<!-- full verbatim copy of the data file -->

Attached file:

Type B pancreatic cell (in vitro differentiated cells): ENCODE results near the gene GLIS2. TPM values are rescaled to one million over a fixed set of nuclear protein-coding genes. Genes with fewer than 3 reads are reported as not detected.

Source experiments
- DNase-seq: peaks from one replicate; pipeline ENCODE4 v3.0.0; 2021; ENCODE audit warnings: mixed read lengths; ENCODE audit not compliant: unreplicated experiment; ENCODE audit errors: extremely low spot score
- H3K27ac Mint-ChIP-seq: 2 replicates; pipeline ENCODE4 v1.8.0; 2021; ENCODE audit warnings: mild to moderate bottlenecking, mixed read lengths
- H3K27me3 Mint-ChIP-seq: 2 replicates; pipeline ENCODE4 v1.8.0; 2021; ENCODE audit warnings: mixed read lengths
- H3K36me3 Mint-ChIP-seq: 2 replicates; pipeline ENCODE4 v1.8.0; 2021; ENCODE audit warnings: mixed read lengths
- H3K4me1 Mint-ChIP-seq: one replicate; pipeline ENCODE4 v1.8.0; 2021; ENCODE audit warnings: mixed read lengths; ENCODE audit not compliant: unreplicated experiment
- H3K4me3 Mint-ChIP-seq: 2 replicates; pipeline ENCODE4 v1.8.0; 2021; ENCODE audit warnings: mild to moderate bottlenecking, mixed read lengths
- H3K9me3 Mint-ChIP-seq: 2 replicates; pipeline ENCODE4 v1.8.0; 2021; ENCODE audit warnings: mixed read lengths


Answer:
Type B pancreatic cell (in vitro differentiated cells): ENCODE results near the gene GLIS2. TPM values are rescaled to one million over a fixed set of nuclear protein-coding genes. Genes with fewer than 3 reads are reported as not detected.

Source experiments
- DNase-seq: peaks from one replicate; pipeline ENCODE4 v3.0.0; 2021; ENCODE audit warnings: mixed read lengths; ENCODE audit not compliant: unreplicated experiment; ENCODE audit errors: extremely low spot score
- H3K27ac Mint-ChIP-seq: 2 replicates; pipeline ENCODE4 v1.8.0; 2021; ENCODE audit warnings: mild to moderate bottlenecking, mixed read lengths
- H3K27me3 Mint-ChIP-seq: 2 replicates; pipeline ENCODE4 v1.8.0; 2021; ENCODE audit warnings: mixed read lengths
- H3K36me3 Mint-ChIP-seq: 2 replicates; pipeline ENCODE4 v1.8.0; 2021; ENCODE audit warnings: mixed read lengths
- H3K4me1 Mint-ChIP-seq: one replicate; pipeline ENCODE4 v1.8.0; 2021; ENCODE audit warnings: mixed read lengths; ENCODE audit not compliant: unreplicated experiment
- H3K4me3 Mint-ChIP-seq: 2 replicates; pipeline ENCODE4 v1.8.0; 2021; ENCODE audit warnings: mild to moderate bottlenecking, mixed read lengths
- H3K9me3 Mint-ChIP-seq: 2 replicates; pipeline ENCODE4 v1.8.0; 2021; ENCODE audit warnings: mixed read lengths